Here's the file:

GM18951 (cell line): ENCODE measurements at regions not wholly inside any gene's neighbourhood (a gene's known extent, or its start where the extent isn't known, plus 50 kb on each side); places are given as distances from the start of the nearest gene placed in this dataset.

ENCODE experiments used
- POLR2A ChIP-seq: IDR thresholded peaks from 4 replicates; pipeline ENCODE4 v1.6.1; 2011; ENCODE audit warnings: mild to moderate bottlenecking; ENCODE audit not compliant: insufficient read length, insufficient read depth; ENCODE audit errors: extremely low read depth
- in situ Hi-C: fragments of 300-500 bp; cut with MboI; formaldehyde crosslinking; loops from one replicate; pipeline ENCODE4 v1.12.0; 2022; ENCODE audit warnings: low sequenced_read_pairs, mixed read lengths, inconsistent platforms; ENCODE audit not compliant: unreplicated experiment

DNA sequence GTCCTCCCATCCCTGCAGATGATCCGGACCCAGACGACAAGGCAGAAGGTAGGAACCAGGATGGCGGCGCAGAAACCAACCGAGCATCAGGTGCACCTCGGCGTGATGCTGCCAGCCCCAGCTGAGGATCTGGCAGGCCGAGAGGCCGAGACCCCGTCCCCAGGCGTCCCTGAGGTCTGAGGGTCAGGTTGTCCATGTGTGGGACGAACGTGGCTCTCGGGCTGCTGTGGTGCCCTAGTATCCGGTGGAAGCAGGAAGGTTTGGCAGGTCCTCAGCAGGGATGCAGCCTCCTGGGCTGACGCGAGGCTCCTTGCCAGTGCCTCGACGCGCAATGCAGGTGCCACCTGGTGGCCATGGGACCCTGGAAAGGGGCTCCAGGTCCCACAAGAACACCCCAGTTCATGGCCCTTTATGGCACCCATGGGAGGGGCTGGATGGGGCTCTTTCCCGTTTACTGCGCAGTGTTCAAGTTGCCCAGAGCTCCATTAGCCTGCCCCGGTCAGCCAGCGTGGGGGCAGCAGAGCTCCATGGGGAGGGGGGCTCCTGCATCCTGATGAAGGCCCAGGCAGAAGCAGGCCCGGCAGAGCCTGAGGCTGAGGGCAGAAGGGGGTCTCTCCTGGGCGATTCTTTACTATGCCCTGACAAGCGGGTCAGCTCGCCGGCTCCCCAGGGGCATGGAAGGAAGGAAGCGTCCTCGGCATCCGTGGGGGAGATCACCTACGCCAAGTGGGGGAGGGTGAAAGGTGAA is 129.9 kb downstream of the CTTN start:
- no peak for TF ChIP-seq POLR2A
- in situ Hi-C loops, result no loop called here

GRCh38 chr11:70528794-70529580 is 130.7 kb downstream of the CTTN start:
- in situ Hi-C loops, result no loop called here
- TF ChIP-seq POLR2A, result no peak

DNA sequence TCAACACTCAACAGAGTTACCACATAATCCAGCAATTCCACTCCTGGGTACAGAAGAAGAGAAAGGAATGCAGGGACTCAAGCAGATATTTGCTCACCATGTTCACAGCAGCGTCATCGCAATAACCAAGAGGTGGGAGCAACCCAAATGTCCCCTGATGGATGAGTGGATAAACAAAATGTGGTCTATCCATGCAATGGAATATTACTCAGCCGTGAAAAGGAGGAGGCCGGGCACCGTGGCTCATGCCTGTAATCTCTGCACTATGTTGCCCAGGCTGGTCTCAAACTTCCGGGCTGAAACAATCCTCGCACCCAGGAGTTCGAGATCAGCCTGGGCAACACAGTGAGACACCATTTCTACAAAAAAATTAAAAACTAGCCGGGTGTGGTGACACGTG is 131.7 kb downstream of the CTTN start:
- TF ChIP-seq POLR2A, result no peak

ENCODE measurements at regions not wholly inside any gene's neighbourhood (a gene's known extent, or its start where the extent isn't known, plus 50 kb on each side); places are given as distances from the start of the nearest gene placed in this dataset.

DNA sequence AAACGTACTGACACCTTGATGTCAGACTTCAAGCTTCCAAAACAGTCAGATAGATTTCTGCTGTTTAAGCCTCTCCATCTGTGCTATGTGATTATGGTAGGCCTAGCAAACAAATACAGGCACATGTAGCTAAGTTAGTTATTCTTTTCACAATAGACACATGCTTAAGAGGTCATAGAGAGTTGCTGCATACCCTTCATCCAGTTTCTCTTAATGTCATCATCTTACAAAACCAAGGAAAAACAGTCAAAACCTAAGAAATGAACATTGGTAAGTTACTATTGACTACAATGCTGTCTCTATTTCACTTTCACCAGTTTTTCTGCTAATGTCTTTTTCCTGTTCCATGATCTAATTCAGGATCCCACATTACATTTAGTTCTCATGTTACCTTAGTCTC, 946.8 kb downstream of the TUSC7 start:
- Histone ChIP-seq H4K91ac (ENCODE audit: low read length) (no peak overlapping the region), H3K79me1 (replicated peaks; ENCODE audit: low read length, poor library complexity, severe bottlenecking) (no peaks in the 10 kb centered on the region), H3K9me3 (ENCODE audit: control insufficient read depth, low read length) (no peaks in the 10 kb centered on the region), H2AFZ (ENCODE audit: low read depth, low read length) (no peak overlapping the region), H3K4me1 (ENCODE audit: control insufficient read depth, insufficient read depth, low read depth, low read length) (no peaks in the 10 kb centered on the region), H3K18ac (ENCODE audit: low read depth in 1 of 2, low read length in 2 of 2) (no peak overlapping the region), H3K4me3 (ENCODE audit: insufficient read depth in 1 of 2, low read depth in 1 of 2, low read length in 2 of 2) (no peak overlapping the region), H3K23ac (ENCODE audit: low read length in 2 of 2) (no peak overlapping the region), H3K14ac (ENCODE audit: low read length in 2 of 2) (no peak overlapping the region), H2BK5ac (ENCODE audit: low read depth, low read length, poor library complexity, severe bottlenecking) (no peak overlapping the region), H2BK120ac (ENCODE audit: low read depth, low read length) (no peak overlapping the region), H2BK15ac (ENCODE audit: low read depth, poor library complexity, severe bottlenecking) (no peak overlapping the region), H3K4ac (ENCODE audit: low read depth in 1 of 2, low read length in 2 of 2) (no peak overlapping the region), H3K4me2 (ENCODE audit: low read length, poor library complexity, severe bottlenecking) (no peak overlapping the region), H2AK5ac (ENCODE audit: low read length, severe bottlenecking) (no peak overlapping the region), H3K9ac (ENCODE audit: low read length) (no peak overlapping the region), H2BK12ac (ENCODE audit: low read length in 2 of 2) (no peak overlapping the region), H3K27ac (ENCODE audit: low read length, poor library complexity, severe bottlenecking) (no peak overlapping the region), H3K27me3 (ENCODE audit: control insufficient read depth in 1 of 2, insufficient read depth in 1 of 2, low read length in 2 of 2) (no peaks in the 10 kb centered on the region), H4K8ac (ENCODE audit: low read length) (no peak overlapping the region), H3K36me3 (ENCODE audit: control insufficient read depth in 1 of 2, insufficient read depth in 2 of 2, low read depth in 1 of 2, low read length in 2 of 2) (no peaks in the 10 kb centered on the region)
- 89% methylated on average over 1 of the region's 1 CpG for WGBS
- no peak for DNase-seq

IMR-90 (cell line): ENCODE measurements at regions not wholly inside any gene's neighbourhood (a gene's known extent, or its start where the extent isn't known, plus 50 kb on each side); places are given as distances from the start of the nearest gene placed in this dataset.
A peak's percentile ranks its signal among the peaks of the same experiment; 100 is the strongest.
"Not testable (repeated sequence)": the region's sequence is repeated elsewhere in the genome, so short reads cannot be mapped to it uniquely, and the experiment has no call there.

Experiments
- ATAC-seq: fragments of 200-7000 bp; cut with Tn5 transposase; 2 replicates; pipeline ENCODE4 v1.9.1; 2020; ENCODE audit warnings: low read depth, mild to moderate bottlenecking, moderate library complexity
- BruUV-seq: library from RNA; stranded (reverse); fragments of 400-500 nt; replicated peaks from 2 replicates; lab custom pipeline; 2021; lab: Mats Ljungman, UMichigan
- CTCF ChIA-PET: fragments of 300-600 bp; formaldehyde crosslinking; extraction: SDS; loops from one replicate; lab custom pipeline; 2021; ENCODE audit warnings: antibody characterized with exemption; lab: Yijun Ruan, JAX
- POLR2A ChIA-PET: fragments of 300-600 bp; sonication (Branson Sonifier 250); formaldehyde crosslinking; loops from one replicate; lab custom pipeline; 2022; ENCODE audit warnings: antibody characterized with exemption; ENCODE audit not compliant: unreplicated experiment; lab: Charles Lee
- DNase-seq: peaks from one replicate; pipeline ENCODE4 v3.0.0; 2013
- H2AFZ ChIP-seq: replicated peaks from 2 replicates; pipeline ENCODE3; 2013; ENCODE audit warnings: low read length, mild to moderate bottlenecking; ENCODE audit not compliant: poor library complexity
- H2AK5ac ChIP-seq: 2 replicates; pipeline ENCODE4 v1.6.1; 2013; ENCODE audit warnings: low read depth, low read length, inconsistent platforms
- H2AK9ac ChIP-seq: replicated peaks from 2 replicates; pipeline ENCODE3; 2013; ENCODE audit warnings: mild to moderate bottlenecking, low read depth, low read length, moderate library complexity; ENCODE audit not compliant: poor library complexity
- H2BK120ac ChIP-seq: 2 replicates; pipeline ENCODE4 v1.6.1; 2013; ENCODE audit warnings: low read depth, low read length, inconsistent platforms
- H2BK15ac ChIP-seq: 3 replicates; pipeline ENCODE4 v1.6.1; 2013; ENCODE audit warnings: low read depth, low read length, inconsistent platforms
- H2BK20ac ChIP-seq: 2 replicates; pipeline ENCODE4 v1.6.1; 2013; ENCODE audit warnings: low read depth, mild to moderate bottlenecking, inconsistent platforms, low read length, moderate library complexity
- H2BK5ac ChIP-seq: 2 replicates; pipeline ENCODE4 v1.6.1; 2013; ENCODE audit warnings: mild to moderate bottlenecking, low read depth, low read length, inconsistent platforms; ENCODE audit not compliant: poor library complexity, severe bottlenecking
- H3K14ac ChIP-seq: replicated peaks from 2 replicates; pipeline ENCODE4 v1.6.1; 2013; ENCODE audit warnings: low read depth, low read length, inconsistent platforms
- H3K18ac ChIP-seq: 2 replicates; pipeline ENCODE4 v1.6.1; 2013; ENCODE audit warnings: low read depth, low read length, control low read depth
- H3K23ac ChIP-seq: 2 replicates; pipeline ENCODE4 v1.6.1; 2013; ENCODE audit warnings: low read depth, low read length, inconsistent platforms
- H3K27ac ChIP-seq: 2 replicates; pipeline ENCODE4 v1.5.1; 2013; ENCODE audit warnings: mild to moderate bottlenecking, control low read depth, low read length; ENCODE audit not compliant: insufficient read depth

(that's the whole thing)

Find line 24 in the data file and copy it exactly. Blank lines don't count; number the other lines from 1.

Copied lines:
- CTCF ChIA-PET: fragments of 300-600 bp; formaldehyde crosslinking; extraction: SDS; loops from one replicate; lab custom pipeline; 2021; ENCODE audit warnings: antibody characterized with exemption; lab: Yijun Ruan, JAX